1.) Where were you, and what were your thoughts as the earthquake hit?
I was in a meeting room with a visitor from OUP Oxford and my staff having a meeting when the earthquake started. You may find this weird but we all are very much living with earthquakes from a young age. So little shakes here and there are just a part of our lives. But not the one we had last Friday as that was the biggest one in some hundreds of years. What I normally think when earthquakes start is when shall I get up to secure the exit and go under the desk. Most of the time, you do not have to do either as it does not last long. But not this time. As the building started to shake for a while I opened the door of the meeting room thinking that this is a big one but should stop soon. But it did not. So we put ourselves under the table hoping for the shaking to cease. When it did not, I thought then that this is a serious one and something really severe will happen as a result.
Then we saw some white stuff coming down in the office (it was not fire – just some dust coming down from the ceiling) and someone shouted that we should leave NOW. So we did. I did not take anything. Just myself and those who were meeting with me, running down from 8th floor to the ground. Even when we were running down the stairs, it was still shaking. After a while, we went back to the office to get things as the decision was made very quickly to close the office for that day. Almost everything on my desk had either fallen over or was on the floor, and it was still shaking.
2.) Was anyone prepared?
Yes and no. As Japanese, we all are prepared for earthquakes but not for something of this size and the aftermath of it.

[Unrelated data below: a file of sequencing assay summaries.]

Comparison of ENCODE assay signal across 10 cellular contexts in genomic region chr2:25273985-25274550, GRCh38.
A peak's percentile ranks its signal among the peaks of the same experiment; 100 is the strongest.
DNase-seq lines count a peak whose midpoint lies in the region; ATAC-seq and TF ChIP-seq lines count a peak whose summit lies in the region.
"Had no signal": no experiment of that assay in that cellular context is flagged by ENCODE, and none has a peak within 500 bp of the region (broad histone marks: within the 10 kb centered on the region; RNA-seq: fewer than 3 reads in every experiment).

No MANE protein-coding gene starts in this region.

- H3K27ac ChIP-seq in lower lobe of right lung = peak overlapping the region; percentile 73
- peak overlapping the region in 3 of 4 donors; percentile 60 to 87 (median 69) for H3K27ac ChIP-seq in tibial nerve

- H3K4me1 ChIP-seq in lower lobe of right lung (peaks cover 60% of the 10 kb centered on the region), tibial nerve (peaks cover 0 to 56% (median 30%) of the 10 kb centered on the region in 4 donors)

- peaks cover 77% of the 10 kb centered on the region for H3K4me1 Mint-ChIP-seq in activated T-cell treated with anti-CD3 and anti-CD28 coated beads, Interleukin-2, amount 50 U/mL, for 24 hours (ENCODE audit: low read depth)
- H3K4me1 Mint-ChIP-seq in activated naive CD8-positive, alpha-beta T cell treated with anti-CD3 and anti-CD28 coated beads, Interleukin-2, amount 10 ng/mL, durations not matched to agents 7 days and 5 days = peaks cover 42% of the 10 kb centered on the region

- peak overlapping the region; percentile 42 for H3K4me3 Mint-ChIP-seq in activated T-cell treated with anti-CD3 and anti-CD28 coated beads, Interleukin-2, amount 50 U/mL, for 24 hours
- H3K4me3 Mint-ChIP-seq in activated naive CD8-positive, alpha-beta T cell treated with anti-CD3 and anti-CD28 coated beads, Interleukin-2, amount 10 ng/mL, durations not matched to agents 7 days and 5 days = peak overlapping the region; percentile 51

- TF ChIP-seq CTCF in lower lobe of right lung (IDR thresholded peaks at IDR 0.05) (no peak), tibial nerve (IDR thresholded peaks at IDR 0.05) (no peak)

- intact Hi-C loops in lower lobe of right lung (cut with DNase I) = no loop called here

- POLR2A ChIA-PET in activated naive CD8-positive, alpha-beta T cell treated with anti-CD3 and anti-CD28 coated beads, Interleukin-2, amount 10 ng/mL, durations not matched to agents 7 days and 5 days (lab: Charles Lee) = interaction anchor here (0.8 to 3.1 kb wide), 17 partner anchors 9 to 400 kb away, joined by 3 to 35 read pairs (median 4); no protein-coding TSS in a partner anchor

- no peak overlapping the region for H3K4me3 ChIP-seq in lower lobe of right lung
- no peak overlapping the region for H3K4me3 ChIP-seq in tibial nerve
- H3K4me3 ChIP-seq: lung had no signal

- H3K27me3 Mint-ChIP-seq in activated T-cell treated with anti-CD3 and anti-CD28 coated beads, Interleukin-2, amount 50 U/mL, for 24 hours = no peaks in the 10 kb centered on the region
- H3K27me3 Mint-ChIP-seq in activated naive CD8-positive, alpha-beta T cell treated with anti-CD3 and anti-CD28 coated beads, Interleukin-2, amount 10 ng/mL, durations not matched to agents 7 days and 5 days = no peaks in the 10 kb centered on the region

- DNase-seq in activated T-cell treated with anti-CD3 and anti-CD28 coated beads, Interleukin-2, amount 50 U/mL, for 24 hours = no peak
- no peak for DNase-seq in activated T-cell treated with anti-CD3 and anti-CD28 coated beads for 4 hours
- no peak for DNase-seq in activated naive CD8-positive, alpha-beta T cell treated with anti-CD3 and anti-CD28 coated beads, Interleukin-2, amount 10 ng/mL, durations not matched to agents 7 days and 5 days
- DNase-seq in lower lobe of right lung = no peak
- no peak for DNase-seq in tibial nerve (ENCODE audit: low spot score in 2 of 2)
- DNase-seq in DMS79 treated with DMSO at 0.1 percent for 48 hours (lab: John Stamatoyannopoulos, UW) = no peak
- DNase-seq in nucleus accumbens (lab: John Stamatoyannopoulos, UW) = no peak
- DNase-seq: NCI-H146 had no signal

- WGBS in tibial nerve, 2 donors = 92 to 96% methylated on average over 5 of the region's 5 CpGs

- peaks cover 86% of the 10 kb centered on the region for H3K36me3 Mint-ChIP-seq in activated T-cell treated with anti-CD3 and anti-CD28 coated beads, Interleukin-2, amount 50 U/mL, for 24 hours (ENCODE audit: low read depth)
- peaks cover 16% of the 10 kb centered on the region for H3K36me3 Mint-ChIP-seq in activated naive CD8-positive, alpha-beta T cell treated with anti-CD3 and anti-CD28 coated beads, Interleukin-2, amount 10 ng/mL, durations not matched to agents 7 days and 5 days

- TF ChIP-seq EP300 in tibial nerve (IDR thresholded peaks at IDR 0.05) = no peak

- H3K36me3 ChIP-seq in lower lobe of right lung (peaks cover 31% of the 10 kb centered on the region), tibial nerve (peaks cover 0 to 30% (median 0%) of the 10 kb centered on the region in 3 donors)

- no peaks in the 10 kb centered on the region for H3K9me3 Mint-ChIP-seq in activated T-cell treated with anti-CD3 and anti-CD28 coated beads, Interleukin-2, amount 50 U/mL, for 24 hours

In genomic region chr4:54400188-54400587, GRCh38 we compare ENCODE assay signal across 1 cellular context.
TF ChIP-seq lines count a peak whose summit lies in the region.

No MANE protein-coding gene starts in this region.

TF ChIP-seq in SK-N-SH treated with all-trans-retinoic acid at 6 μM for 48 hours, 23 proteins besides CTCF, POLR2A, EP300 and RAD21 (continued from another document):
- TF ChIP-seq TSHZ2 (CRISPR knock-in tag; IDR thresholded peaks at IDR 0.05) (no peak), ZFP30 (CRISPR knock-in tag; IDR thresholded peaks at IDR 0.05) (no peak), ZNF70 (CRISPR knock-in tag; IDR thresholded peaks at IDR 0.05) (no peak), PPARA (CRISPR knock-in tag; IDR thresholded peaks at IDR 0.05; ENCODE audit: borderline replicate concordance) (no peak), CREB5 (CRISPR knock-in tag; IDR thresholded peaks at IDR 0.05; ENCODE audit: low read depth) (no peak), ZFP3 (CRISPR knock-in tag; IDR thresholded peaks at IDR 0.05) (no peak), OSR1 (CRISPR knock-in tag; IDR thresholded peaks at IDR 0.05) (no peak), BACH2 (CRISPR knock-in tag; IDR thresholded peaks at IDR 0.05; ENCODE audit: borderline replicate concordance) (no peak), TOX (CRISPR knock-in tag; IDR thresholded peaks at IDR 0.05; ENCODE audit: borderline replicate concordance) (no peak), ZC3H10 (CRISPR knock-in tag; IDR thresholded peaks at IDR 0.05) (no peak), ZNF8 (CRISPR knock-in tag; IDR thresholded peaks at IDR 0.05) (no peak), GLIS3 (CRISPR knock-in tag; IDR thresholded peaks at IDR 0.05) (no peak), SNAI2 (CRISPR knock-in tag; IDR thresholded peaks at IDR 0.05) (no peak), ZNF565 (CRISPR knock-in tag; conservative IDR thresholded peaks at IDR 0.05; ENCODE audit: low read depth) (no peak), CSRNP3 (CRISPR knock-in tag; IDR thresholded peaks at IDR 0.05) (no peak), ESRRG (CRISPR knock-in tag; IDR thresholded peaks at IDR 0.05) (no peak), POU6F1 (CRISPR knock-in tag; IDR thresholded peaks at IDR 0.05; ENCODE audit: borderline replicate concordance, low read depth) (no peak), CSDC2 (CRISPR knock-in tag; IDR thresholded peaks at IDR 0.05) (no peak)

3.) How do you continue to manage your group at such a difficult time? Is it possible to work?
Try to communicate well. We email and also have set up an internal Twitter account that we tweet to, including who will go into the office and what they are doing as we are still mainly working from home. The situation is still very unsettling making it difficult to concentrate on work (power rationing, aftershocks and the nuclear power plant situation) but we try to process day-to-day things as usual.
4.) How would you describe the city right now (the business activity, the state of mind)?
Interesting question. I think Tokyo is normally one of the most vibrant cities in the world. Now the city is very quiet compared to normal. The weather has been clear and nice after Friday so it feels odd to be in this peaceful, quiet Tokyo under the sun after all that.
5.) I’ve heard radiation levels are higher than normal – is everyone staying inside?
We have lots of information going around including rumors. We live almost as normal – just listening to TV and radio all the time, watching the progress of the nuclear plant situation. I do not go out if that can be avoided.
Author Jake Adelstein wrote: “‘I may have been shaken but I am not stirred. I will be the dry martini in a time of crisis.’ My Earthquake mantra.” Pamela wrote: “Trying for some shut-eye. May the rest of your night be non-earthshaking.”
Yesterday artist and blogger posted a painted tribute (embedded above) to the earthquake-hit Aomori prefecture. Follow this link to donate to Red Cross earthquake and tsunami relief in Japan.
Many people want to become published children’s book authors but they just don’t know how to go about it.
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As a member of the Children’s Writers’ Coaching Club you won’t need to GUESS at what you should do to write marketable stories and articles for children. You’ll KNOW what you need to do to succeed.
“Toshizo Ido, governor of Hyogo prefecture — where 6,400 people were killed by a 7.3 magnitude quake in 1995 — made the remark at a meeting of governors from western Japan on Tuesday.
“If there were a big earthquake in Kanto (eastern Japan), Tokyo would suffer great damage. This would be a chance, and we should take advantage of it,” media reports quoted Ido as saying.
A government panel has estimated that a magnitude 7.3 earthquake hitting Tokyo Bay would probably kill up to 11,000 people and leave 7 million homeless. Estimates of economic damage have topped more than $1 trillion.”
When Bush is out of office I guess we can look to Japan for politicians who say stupid, clueless things. Yay!